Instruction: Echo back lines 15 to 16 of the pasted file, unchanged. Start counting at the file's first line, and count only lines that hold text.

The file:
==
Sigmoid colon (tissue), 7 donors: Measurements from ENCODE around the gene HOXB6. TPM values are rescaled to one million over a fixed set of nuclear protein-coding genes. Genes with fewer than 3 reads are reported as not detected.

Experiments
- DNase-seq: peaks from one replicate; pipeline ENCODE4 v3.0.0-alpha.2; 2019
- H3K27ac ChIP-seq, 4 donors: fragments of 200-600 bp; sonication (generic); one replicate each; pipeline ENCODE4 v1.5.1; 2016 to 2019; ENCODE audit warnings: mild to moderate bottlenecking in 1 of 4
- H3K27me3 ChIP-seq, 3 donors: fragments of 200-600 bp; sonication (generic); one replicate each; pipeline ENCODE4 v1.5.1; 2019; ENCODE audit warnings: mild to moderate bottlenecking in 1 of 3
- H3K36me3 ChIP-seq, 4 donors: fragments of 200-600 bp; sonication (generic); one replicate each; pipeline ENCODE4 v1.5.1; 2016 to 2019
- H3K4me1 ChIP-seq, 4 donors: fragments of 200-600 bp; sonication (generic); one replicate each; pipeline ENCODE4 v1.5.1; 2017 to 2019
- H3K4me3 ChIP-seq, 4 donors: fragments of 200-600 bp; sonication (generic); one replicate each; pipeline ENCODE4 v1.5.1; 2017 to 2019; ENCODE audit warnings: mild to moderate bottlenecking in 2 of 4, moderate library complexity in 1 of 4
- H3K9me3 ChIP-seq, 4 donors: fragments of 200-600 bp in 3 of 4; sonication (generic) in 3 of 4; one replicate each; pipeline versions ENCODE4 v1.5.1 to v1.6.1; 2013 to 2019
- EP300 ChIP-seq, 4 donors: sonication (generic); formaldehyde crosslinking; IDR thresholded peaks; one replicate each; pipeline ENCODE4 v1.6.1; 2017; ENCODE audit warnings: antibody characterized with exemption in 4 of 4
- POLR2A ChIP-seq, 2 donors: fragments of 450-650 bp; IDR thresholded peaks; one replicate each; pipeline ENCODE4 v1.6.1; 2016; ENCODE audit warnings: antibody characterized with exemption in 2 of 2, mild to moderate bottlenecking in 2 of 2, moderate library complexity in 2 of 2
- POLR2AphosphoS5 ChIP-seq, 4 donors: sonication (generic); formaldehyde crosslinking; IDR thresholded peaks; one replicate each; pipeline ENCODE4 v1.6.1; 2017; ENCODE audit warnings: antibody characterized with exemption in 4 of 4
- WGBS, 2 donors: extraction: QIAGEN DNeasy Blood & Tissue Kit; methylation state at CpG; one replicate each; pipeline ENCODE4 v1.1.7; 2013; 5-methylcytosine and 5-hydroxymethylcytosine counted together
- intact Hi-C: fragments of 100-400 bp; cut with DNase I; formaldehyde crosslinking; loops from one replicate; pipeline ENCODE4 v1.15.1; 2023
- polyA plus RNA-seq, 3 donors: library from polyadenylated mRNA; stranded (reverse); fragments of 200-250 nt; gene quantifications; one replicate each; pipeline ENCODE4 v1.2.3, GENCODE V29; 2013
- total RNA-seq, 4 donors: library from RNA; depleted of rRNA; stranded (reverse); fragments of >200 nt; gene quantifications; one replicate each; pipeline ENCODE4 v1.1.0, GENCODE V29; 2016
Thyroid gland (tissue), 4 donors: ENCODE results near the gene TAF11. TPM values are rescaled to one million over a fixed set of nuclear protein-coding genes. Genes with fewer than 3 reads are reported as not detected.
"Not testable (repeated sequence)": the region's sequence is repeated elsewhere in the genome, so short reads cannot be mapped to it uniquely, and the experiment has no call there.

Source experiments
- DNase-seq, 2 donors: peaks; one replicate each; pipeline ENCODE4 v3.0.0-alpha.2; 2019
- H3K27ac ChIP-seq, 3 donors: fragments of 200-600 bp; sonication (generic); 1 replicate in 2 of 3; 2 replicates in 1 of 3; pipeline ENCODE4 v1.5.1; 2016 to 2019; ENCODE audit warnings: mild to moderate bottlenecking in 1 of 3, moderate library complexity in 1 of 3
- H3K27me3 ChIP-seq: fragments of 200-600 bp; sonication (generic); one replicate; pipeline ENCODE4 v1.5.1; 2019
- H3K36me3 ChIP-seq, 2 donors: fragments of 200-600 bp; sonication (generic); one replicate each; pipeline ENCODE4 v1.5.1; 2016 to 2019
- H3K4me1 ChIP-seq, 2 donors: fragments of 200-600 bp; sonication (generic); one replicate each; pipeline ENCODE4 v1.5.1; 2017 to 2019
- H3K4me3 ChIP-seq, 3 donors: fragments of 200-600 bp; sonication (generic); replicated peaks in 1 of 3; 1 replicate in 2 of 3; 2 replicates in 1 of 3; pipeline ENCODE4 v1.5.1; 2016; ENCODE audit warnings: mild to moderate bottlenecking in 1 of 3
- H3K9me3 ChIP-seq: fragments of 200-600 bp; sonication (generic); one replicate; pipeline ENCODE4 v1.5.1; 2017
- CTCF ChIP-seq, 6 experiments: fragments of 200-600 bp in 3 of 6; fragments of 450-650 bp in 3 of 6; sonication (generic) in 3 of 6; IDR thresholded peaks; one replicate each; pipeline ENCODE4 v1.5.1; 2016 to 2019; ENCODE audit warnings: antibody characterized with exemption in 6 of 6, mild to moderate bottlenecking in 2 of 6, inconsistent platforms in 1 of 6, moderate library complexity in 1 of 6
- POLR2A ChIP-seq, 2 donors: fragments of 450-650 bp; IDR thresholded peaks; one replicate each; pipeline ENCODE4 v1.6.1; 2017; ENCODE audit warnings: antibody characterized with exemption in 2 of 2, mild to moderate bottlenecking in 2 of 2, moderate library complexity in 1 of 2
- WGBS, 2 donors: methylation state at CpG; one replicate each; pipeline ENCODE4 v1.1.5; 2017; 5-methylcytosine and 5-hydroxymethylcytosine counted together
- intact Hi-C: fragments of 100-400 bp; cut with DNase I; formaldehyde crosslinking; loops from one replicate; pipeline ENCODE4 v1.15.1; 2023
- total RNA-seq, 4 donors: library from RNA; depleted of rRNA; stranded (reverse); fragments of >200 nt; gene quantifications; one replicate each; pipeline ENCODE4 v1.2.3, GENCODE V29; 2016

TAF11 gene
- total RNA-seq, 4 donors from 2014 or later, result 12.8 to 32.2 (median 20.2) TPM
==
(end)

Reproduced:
- polyA plus RNA-seq, 3 donors: library from polyadenylated mRNA; stranded (reverse); fragments of 200-250 nt; gene quantifications; one replicate each; pipeline ENCODE4 v1.2.3, GENCODE V29; 2013
- total RNA-seq, 4 donors: library from RNA; depleted of rRNA; stranded (reverse); fragments of >200 nt; gene quantifications; one replicate each; pipeline ENCODE4 v1.1.0, GENCODE V29; 2016